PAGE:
Kimono-inspired Cardigan

Dear Niki,

I had so many good intentions when I wrote to you last. Unfortunately, I have been (badly) dealing with the end of a relationship, among other saddening things, that put me in a bit of a hole for a while. I am trying to get myself out and I’m seeing some progress, hence I have, for you, this DIY project! Incidentally, the result of this put a damper on my day lol.

Have you noticed all the pretty kimono-inspired cardigans around? They are everywhere! And, of course, since they are on-trend at the moment, they are not too cheap. I am a big fan of cardigans – they keep me from being too chilly, add a touch of sophistication to what would otherwise be a t-shirt/tank top and jeans or leggings…they are great! So I took to Pinterest to find a tutorial on how to make my own, and here is the result.

There are a lot of tutorials on this. It is almost overwhelming. The tutorials range from super simple (cut a t-shirt, tie a scarf, stitch up the sides of a rectangular piece of cloth) to…a bit more involved (download and print a pattern, divide measurements and add 3″). As with most things, I chose moderation and intended to make a minor change that I thought would make things a bit easier when sewing.

So here is the fabric I got for $20/yard. It is kinda busy (and tough on the eyes) when you look at the photo, but irl it is quite pretty. I also got some pom pom trim *grin*. Aren’t they cute?

Cheap, Easy DIY Kimono-inspired Cardigan

Generally, I am not a fan of pom poms and I am still unsure how or why they are making a comeback. Anyway, in an attempt to be “on-trend” with all the cool kids, and also to add some detail to give my homemade project a more finished look, I got 2 yards of trim at $6/yard.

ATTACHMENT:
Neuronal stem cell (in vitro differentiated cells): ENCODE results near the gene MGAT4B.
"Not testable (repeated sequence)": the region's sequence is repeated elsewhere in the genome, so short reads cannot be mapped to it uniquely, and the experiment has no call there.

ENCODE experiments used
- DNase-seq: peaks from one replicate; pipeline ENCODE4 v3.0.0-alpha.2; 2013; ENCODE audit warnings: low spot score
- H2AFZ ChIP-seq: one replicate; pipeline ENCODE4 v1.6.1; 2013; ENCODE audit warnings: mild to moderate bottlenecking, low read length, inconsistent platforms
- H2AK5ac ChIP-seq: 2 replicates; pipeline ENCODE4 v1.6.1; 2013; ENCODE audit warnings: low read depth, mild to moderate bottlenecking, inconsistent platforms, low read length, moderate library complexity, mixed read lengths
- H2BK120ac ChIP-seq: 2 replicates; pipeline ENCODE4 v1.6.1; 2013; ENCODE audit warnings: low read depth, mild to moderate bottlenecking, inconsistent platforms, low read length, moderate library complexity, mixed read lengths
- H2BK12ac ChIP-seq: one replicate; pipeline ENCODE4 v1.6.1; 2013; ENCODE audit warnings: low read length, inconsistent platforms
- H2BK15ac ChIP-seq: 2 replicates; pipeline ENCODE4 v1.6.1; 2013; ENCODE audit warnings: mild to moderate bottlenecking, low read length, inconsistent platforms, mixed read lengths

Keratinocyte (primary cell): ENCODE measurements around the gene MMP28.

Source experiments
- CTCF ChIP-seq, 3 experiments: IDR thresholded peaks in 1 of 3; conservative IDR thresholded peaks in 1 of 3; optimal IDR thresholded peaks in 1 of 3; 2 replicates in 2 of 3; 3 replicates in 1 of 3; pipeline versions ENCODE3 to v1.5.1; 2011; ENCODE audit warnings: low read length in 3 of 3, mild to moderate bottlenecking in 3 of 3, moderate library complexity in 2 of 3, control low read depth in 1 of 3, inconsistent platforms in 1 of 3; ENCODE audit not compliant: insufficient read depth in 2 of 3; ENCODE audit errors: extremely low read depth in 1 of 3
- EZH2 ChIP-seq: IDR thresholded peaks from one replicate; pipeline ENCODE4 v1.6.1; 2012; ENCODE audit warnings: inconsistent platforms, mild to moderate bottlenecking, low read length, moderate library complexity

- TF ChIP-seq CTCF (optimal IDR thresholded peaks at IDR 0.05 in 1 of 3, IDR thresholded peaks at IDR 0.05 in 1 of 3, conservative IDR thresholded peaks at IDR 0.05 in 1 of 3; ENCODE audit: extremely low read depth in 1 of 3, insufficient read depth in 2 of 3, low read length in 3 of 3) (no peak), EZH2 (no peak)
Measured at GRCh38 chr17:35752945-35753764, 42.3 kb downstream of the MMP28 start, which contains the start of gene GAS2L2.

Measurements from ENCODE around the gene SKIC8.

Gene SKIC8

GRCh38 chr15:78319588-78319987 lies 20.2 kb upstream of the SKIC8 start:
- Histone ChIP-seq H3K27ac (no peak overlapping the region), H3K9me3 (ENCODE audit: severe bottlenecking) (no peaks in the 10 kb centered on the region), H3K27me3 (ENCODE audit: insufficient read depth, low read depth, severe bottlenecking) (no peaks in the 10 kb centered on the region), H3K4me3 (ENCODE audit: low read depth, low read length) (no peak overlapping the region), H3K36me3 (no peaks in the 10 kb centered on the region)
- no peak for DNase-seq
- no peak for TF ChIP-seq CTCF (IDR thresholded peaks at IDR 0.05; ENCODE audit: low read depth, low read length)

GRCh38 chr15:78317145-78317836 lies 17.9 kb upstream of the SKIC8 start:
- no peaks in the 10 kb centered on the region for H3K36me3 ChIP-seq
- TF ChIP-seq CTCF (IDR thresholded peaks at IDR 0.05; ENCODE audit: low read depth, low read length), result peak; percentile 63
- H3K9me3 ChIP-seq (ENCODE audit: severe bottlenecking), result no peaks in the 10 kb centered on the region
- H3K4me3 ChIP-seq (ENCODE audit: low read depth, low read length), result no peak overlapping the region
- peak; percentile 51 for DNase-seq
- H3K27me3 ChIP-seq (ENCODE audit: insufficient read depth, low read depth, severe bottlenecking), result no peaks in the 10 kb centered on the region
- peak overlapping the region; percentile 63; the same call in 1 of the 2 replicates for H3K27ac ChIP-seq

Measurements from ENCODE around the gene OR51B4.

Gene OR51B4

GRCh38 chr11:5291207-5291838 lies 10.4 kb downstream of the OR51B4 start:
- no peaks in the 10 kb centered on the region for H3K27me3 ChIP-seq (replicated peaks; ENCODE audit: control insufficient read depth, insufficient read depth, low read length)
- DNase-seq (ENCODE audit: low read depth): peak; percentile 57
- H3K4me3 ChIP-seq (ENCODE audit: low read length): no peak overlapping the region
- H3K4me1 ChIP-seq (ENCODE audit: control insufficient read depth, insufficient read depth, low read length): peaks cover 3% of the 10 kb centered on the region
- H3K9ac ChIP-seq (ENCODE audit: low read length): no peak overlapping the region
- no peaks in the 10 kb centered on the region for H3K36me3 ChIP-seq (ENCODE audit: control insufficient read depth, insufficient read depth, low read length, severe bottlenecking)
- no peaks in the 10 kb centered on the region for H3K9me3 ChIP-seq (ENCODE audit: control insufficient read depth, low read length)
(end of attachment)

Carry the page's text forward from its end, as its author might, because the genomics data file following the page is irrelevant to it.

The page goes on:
The tutorial I followed can be found here. My adjustment: I planned to attach the sleeves before sewing up the side seams. By doing this, you don’t have to worry about stopping the side seam to leave a space for the sleeve. The attached sleeve will let you know where to stop/start your side seam. I like minimising the chance for error (and making life simpler).

Having said that, I made the most idiotic error while doing this project. Working on the floor, I happily and successfully cut the back and the two pieces for the front. I put the front pieces on a chair and went back to the floor to cut the sleeves. I realised that I didn’t have enough material to make two sleeves that would have the pattern at the ends. I was disappointed until I looked to my right and saw another piece of cloth that could give me my second sleeve! So I went to town, measuring and cutting, only to realise (post cutting) that I had just cut the piece of cloth meant to form the back of the kimono…

The store no longer has this print for me to get an extra yard and try again, so I have no kimono…just two sleeves, two front panels and two yards of pom pom trim.

Moral of the story, move your already cut fabric away or clearly label each piece before and after cutting.

Alas, no final product photo for you this time. Hope your projects are more successful!

Á bientôt!


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